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Old 05-11-2009, 13:19   #46
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Location: Fayetteville
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Two trees

Originally Posted by Bill Harsey View Post
Has happened to loggers too when saw kicked back.
Not being a logger or chain saw expert I'm a little over careful when using a chain saw.

Every cut gets a quick think on where the feet are, stress on the downed treet, cut and will it pinch, where the tip is and who's around me.

Get a little slack cutting the small branches. Would be easy to swing up, miss and have the blade drop down onto the leg.

Man, I need a good Peavey.
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Old 05-11-2009, 14:45   #47
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Happening to self is one thing.

Having another adult place their neck within range of a running chainsaw and then the guy with the chainsaw cutting anyway. I wonder if he had insurance on her.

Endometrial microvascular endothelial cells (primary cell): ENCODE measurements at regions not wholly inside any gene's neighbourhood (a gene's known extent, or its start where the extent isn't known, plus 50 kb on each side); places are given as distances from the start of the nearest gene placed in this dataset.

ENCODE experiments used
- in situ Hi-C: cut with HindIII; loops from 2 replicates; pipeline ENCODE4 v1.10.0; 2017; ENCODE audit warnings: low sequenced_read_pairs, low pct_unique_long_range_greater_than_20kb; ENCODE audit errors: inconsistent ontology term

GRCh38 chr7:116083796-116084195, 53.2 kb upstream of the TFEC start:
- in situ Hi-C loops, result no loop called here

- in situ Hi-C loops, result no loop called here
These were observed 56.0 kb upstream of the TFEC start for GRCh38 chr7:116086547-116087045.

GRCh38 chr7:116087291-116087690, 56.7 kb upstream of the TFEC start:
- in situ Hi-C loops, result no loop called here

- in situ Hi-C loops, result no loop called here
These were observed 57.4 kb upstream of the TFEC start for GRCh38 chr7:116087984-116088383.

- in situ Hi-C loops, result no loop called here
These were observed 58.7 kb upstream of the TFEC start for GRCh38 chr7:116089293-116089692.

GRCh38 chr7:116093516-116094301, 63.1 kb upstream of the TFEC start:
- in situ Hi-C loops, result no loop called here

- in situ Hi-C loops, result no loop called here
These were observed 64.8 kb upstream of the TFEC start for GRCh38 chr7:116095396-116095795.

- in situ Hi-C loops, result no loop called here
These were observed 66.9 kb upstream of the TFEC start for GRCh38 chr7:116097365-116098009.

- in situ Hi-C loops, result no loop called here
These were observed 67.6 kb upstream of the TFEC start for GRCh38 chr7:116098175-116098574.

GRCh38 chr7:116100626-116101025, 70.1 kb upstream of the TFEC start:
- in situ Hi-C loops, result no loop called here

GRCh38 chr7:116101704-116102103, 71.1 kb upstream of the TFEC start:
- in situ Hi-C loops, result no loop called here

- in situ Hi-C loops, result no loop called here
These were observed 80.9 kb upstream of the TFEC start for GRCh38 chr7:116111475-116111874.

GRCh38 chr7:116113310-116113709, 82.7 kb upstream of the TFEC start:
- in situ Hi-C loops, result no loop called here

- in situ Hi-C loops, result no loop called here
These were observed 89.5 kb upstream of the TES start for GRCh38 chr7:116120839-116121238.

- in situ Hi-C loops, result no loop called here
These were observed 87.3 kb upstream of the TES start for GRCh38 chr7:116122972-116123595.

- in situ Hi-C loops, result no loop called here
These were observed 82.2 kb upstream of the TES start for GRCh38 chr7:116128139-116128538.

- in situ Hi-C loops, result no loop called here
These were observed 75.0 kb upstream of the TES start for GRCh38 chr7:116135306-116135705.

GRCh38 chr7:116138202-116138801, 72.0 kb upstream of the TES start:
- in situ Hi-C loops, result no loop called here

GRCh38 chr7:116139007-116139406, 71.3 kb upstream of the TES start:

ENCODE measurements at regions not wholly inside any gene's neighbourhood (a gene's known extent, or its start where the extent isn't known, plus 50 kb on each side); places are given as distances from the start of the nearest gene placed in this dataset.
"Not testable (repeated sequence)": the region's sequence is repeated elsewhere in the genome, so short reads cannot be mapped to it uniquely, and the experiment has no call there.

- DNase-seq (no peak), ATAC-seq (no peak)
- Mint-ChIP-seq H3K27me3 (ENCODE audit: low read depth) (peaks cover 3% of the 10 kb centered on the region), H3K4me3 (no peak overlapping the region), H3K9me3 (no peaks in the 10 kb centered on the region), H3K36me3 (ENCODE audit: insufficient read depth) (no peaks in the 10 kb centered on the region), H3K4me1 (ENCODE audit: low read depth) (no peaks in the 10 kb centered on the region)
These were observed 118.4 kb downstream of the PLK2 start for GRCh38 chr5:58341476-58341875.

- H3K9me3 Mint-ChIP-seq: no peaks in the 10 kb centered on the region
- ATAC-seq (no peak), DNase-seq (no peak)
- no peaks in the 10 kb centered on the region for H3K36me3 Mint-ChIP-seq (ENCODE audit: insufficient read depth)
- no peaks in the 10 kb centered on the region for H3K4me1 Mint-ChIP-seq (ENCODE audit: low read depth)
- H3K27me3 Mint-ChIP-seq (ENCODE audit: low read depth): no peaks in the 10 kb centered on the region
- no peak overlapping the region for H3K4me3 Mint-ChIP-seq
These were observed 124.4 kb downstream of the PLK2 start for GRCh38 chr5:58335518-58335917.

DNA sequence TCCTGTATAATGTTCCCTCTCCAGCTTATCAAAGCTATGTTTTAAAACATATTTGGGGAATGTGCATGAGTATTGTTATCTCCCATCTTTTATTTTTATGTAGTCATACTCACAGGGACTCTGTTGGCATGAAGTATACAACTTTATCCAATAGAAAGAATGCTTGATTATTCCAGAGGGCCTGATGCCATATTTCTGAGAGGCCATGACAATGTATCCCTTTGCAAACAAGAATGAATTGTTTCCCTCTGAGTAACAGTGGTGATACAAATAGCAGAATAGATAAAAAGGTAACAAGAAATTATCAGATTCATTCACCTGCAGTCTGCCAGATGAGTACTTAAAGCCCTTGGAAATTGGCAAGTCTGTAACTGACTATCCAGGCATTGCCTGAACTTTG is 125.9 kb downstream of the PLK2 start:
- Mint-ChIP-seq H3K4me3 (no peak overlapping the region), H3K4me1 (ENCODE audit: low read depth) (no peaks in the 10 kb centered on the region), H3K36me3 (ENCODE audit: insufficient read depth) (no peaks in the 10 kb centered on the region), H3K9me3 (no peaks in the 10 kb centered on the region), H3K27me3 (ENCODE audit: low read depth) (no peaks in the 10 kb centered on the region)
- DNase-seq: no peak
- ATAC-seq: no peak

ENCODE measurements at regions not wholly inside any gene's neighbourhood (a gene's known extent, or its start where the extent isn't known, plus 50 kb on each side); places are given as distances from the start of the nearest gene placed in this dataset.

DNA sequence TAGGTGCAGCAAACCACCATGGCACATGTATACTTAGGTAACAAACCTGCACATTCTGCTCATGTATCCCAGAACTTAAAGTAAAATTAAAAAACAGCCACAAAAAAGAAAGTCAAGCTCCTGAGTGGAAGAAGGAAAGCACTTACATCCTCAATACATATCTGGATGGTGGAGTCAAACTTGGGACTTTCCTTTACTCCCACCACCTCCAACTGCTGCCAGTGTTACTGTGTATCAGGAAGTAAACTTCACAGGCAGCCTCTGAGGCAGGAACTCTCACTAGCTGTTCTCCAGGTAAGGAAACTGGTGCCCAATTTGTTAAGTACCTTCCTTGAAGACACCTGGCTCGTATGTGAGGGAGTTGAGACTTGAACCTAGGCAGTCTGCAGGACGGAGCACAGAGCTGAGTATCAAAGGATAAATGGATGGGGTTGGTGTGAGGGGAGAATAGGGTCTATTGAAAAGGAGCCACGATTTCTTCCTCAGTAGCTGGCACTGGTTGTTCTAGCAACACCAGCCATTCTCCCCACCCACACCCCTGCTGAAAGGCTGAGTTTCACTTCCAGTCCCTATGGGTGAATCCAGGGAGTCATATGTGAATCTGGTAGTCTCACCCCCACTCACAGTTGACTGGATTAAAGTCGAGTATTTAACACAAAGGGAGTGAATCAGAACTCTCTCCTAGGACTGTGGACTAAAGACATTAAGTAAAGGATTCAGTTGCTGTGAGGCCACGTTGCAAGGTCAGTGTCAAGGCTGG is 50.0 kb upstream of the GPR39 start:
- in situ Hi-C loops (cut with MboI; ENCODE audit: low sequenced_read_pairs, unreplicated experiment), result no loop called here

The Main Thing is to keep the Main Thing the Main Thing
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Old 06-27-2009, 18:42   #48
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Great thread with loads of useful info. Thank you all for your input. I'm recommending that some of our other sawyers at work take a peak at this. Granted my experience comes mostly from the last couple years cutting for the Forest Service on a few fire lines, we have recently found ourselves overwhelmed with a bark beetle epidemic and 10-12 hours of cutting on a typical day in developed sites (campgrounds, trailheads, etc) just to remove potential hazard trees. We like to refer to them as the "Northern Colorado Red Pine".

In response to BMT's question using a bow saw. While some of our other non fire personnel use them for small jobs I did have the opportunity to work with a 12 foot crosscut saw in a section of wilderness in northern Colorado. Carrying that bad boy for 8 days on a trail making room for pack strings to haul in lumber was an amazing experience. If anyone knows what I'm referring to, we managed to get the saw to "sing" consistently on about the 3rd day.

Again thanks to everyone for a great thread.
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